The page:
I don't think there are easy answers. Simply going with teacher predictions would have resulted in massive grade inflation (I think we know that, because the algorithm used to ensure minimal grade inflation could only achieve that by downgrading 30-something percent of predictions and only upgrading 2%). Maybe you're right and this generation of young people deserve that. But I tend to think the risk would have been that nobody would trust this year's grades, and the inflated grades they got would have been of limited value anyway, and all the surrounding generations would have felt unfairly hard-done-by. Simply going by teacher predictions also introduces a massive error factor according to which schools and teachers tend to be optimistic and which pessimistic, and that also seems unfair to the young people concerned. Plus, if they'd said in advance they were only using teacher predictions, the temptation to game the system by being dishonest would have been massive, and I'm going to bet that private schools would have played that game more cynically and more successfully than state schools, further exacerbating existing disparities.

There was no good solution that I can see (nor should we expect there to be - you can't import a factor as massively disruptive as lockdown into a system and expect to find a way of making everything all right). We can probably all agree that what they did - choose a system, then change it at the last moment on the fly - is amongst the worst things to do. But I can't help thinking that the system they chose, if they'd put the work into explaining it and managing explanations, was a defensible system.

I'd read that article but didn't understand it because it gave no real details of the statistical analysis the chap did.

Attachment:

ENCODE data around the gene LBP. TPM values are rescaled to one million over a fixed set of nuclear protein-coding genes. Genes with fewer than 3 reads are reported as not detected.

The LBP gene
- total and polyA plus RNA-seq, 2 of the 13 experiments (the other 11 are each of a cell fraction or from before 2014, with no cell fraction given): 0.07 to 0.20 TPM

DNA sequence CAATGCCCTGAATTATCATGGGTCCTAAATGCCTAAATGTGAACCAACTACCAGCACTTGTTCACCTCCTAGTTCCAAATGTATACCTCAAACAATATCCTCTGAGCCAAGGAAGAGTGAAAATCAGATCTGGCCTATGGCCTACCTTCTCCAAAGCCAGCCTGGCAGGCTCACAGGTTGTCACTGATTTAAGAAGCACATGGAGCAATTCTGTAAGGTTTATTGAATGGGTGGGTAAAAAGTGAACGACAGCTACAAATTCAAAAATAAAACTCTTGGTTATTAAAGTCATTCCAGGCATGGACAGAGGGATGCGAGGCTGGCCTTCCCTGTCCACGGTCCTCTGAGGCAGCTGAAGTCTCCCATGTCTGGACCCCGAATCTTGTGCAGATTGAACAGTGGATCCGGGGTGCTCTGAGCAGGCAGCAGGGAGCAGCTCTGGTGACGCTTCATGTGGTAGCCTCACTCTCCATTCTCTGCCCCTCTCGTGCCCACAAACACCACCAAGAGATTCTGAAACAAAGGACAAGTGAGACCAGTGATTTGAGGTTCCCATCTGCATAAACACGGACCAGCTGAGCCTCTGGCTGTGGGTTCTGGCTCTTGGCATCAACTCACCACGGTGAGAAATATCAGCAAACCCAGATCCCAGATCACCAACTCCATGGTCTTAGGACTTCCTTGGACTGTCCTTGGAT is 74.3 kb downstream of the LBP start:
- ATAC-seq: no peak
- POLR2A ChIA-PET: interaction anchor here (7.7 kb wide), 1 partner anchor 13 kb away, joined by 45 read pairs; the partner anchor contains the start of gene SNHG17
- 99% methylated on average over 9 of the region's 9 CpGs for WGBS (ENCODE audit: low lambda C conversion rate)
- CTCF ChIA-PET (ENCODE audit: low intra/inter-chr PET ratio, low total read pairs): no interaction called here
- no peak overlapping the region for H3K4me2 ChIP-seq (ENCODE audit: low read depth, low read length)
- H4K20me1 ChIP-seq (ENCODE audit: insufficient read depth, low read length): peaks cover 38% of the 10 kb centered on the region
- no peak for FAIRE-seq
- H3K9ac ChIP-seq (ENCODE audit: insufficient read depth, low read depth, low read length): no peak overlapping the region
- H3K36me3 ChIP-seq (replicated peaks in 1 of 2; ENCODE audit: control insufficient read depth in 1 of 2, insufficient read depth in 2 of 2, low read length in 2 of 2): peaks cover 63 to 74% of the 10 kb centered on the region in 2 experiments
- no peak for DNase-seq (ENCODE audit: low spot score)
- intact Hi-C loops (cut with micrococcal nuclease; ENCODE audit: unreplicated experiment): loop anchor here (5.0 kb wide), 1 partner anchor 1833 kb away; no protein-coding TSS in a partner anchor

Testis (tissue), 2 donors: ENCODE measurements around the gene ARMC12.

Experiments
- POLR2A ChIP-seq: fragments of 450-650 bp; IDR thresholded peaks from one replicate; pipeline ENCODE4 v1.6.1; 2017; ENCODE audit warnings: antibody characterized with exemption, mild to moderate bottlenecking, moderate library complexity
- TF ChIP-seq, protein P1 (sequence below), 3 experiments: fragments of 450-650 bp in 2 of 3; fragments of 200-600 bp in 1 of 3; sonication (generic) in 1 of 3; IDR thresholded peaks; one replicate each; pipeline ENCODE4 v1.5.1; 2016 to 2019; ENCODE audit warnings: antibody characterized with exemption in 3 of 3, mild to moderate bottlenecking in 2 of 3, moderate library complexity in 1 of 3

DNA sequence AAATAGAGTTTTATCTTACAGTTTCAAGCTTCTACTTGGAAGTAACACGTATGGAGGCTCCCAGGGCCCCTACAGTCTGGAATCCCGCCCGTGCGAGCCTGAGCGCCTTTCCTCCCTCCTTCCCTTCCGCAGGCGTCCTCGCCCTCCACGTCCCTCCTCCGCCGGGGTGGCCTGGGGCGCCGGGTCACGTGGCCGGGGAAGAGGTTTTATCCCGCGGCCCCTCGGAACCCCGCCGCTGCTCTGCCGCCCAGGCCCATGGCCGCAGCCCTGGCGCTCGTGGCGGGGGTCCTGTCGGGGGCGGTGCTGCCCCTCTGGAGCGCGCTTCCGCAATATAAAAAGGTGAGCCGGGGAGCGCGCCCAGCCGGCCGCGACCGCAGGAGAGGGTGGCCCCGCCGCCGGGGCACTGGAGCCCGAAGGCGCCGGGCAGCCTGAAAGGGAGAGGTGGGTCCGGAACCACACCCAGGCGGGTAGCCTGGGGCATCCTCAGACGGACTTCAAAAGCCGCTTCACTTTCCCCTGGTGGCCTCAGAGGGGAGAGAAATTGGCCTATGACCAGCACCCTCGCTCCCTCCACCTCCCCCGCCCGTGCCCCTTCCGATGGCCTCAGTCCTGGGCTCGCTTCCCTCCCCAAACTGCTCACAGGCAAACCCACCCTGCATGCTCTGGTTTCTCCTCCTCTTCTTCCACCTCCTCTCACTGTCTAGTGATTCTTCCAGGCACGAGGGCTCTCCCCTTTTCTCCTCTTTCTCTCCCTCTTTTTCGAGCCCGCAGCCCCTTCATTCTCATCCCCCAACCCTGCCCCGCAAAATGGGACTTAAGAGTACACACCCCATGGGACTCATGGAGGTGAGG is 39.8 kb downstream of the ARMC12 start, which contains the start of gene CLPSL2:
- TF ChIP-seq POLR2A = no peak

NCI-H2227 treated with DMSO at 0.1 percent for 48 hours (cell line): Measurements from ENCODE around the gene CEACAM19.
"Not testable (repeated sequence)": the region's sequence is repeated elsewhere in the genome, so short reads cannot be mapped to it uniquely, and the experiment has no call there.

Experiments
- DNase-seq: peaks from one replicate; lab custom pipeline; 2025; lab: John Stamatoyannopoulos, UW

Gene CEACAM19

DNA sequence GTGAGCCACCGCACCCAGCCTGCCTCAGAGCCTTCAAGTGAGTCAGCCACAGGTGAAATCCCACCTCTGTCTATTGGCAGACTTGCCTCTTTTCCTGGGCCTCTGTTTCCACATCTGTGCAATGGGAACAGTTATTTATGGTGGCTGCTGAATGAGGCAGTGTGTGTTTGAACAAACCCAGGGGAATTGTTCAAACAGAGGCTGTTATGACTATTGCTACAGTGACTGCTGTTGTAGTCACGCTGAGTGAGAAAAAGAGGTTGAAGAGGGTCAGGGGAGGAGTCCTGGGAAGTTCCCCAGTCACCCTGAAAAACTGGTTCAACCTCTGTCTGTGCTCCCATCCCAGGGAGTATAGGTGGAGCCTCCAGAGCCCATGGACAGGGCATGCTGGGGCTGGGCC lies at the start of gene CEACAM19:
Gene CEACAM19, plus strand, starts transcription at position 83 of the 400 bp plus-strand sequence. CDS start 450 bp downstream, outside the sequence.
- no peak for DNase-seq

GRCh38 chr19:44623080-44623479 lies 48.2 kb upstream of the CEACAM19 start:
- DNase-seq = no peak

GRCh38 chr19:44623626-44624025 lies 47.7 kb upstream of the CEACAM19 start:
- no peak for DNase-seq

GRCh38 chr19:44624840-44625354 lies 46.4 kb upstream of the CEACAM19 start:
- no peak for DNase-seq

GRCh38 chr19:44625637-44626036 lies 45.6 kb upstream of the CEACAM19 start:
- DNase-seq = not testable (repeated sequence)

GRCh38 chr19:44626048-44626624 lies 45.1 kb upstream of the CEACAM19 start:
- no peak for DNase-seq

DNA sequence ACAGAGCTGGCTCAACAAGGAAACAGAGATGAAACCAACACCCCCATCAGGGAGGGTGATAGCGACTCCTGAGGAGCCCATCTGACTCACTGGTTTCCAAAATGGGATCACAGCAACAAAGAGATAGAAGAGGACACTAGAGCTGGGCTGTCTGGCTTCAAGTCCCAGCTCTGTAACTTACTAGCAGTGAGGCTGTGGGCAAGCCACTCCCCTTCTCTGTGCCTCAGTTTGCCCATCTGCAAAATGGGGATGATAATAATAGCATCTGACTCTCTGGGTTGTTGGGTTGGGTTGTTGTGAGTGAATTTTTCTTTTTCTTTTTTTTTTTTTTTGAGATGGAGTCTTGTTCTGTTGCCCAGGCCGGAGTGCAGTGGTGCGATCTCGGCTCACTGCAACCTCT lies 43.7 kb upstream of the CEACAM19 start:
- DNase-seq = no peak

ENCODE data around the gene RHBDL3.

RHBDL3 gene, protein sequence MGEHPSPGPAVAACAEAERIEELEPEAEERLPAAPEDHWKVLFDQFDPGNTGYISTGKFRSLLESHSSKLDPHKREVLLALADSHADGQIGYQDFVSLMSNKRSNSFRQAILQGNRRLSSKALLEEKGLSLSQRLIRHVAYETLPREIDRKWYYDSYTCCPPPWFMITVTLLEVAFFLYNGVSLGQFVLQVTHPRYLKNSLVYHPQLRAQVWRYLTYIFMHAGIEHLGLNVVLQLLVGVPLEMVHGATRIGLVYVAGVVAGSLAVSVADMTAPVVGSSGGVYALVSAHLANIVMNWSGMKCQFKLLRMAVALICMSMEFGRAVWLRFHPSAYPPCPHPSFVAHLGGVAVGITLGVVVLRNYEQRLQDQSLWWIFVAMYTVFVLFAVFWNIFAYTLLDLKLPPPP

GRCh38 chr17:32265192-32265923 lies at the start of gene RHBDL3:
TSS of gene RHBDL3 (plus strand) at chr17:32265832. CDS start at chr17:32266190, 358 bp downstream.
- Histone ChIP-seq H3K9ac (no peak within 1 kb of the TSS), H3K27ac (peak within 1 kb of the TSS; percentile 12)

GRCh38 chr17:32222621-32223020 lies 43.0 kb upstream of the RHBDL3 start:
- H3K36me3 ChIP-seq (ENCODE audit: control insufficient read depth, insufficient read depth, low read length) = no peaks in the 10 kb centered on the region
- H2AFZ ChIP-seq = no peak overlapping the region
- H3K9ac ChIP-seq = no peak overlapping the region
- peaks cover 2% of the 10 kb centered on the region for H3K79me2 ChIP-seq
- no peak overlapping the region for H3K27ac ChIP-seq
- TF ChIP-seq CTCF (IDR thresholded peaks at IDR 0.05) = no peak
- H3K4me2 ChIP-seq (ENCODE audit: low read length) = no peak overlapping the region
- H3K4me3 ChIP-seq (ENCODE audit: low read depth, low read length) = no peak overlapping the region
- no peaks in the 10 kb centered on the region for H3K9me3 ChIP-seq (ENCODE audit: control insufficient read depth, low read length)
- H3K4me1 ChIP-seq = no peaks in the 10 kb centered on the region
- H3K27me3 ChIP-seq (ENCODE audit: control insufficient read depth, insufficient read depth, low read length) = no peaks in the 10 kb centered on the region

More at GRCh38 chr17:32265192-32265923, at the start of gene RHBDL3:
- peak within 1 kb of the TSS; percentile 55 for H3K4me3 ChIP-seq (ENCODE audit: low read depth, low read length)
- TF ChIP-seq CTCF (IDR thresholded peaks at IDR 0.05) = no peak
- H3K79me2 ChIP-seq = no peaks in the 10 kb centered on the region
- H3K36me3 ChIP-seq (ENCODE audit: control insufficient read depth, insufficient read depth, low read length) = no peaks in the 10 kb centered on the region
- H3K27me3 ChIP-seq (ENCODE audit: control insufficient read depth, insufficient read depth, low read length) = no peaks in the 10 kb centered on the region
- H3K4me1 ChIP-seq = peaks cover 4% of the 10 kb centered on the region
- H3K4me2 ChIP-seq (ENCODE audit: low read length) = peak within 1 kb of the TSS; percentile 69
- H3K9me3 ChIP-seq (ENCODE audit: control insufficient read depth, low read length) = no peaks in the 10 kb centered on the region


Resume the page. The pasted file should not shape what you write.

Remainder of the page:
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Re: In the news...

Post by Rutabaga » 1 year ago

JohnToo wrote:
1 year ago
I'd read that article but didn't understand it because it gave no real details of the statistical analysis the chap did.
Aye, there's the rub.
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Re: In the news...

Post by JohnToo » 1 year ago

OK, there's a new Guardian article, and it's starting to become clearer:
https://www.theguardian.com/education/2 ... -is-unfair

There now seem to be two components: the adjustment for the school's prior attainment, and the subsequent rounding of allocated percentages into actual pupil numbers, the latter set up always to round down and never up. I apologise if this has been common knowledge to everyone else all along :)
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Re: In the news...

Post by Rutabaga » 1 year ago

Think back to all those times in your own life when you have waited for a result or a judgement, from the trivial to the crucial, then ask yourself which statistical analysis or algorithm would have made you happy to learn that your personal result depended on factors like how many people succeeded/survived/won their case last year, or what the general level of success was for the testing centre, or diagnostic clinic, or county court, or whatever, or what population it served. Think about how you would really feel and what consequences might follow. Insurance claims might work like this, but judgment of students' individual academic achievements should not.